Usually, but not always, I’ll have a plan for post-processing an image while I’m setting up to take that shot in the field. The image below is a good example.
Out in the mountains this past fall, Darwin and I were meandering along my favourite highway, the Bow Valley Parkway. The bright overcast light was turning the forest into a magical realm, highlighting the skeletal branches and brightening up the underbrush. The bright yellow caught my eye, but even as I worked this stand of pine, I wondered if this might be a candidate for conversion to black and white later on the computer. The reason I thought this might work better than the lovely colour which first attracted me is that I didn’t like the green colour of the trees in the background. Converting to black and white would preserve the bright tones in the yellow leaves but strip away the interest in the dark green background. So did it?
Creativity and vision are tough concepts to define sometimes. They’re even a little overused. When Darwin and I think of creativity, we think of original expression, as in, something you made yourself from your interests and passions. In a world saturated with images, it can be tough at times to even know what our interests are! That’s why getting out by yourself to photograph what catches your eye is such an important part of being a photographer. And when you are more comfortable with knowing what motivates you to press that shutter, that vision is going to carry you through the process in three parts: ‘seeing’ the image, making the image and processing the image.
What do you think? Is your creative vision a three-act play?
That’s the thing with personal projects. They get done when you have time.
Despite pushing my deadline back, I’ve been chipping away at the Pressed Landscapes project all fall – here are some results. I plan to kick things up a bit over winter and maybe even finish! Luckily, the project has been very enjoyable to me. I think that’s because I’m truly in love with my subject matter. Some may not understand the attraction – after all, it’s just dirt, grass, rocks and trees. On the other hand, what is a grand landscape photo anyway? Even Ansel Adams’ Moonrise, Hernandez, New Mexico is made up of…dirt, rocks, trees. Even the buildings and crosses are from mud and wood. The sum is always greater than the discrete parts when translated through an open heart and good hands. That’s what I’m aiming for with this project.
I’ve received feedback from some of you that you find the idea interesting and are keen to see how it unfolds. Well, stay tuned! When we’re back and rested, I’ll be wrapping up this and some other photo projects and interested to hear what you think.
This year we’ve had the pleasure of working with Brian Graham on a personal project of his: photographing the Rideau Canal near Ottawa. We mentored Brian in the creation and direction of the project and during the shooting process. Finally, we provided our feedback and helped curate the collection into a final ten or twelve selects. We were so impressed with Brian’s unique interpretation of the canal that we asked him if we could showcase his work here on the oopoomoo blog. He said yes! Below is a brief statement from Brian explaining his thoughts on the project and some information about the canal.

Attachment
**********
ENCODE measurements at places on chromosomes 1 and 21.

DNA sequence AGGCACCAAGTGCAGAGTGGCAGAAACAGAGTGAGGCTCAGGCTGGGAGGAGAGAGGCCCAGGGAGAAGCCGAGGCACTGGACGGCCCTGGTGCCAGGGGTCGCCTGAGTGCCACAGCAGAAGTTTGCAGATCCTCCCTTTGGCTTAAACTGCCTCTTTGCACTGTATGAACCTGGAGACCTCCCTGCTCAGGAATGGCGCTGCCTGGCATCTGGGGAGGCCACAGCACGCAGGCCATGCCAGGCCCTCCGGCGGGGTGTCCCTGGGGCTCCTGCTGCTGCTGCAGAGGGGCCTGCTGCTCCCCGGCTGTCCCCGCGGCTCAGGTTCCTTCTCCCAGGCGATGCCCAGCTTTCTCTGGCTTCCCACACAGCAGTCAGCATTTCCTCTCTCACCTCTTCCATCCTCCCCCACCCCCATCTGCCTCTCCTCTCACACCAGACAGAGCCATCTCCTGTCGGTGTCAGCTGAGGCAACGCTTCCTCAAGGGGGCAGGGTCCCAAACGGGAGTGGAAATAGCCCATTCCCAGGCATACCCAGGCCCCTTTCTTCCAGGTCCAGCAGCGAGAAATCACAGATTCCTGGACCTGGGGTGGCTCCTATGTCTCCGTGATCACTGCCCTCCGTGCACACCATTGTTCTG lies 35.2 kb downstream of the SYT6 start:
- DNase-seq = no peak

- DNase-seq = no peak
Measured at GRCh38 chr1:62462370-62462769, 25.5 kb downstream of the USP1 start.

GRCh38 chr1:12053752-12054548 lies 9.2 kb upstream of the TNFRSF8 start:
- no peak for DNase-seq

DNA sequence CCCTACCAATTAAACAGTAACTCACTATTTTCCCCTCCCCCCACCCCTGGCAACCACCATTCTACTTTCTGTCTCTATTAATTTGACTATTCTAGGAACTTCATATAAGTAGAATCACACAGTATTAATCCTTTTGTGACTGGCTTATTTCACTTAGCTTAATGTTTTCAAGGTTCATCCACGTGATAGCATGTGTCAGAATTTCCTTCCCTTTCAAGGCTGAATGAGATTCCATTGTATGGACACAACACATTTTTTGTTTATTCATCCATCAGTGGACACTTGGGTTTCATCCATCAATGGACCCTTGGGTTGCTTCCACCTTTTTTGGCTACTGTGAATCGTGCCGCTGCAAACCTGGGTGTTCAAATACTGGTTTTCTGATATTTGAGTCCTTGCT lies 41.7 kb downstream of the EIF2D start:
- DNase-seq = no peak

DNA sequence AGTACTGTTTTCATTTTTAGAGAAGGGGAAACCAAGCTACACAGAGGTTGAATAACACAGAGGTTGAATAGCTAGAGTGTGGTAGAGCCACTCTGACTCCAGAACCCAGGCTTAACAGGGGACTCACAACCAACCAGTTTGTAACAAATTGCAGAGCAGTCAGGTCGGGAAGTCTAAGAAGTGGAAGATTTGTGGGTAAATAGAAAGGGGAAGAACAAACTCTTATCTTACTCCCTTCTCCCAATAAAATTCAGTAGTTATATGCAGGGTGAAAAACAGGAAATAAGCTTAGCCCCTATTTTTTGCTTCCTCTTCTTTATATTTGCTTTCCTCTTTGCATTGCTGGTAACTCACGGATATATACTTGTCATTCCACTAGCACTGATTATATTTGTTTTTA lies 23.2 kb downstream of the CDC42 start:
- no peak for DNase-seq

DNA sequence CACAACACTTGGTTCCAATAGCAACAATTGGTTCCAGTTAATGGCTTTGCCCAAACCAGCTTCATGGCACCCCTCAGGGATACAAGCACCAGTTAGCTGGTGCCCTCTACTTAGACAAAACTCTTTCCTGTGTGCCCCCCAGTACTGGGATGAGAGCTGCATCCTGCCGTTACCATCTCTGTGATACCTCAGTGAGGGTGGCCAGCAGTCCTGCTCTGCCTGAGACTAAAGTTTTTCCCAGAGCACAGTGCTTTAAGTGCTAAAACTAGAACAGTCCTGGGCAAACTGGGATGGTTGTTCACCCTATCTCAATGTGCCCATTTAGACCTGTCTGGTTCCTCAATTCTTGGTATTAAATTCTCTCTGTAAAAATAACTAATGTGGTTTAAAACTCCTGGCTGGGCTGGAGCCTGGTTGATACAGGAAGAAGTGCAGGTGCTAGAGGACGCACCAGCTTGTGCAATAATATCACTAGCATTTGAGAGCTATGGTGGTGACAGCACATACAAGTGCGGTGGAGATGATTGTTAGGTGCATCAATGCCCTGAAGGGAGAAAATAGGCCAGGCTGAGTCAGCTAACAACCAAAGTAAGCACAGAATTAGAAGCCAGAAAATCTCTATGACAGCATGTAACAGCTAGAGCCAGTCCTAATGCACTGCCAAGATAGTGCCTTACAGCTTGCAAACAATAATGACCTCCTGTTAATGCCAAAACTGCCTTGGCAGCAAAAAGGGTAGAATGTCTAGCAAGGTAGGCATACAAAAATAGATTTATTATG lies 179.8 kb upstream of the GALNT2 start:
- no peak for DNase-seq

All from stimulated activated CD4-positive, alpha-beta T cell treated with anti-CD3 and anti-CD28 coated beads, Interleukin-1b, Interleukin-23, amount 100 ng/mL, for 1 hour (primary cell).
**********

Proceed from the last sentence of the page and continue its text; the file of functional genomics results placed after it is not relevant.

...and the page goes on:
I want to show how the man-made beauty of the Rideau Canal and locks…the regular structure and patterns of the canal, locks, and the machinery used to operate them….can exist harmoniously with the surrounding natural beauty of the lakes, rivers, and vegetation. I don’t see the canal/locks as destroying nature but rather co-existing with the surrounding natural elements allowing me to produce photographs that attempt to show the beauty of man-made objects alongside nature.
The Rideau Canal is the oldest continuously operated canal system in North America. It was built to provide a navigable waterway between Lake Ontario and the Ottawa River largely as part of the aftermath of the War of 1812. Preparations to build the canal began in 1826 and the canal opened in 1832. The canal is 202 kilometers long and originally had 46 navigation locks and one guard lock; today the canal has 45 navigation locks plus 2 other locks. The canal is now used by pleasure boaters during the summer months and has been recognized as a UNESCO World Heritage Site.
Before there was the crazed hunt for candy, Halloween was a celebration of life before the dark and decay of winter. Like all good ancient holidays, its a nuanced tradition which reminds us to keep close and treasure our loved ones and while remembering and honouring the spirits of our ancestors – lest they become peeved and spoil our morning cereal milk. In a world of uncertainty, it’s a good idea to hedge your bets (you never know who may be lurking about). So, in the sense of paying a little homage to that which we don’t always understand, we are sharing a couple of images made on public lands of the prayer flags ceremoniously placed by the First Nations people in the area. Without knowing the prayers behind the placement of the strips of cloth, we can still appreciate and respect the haunting and lovely nature of the objects themselves.
Happy Halloween, everyone!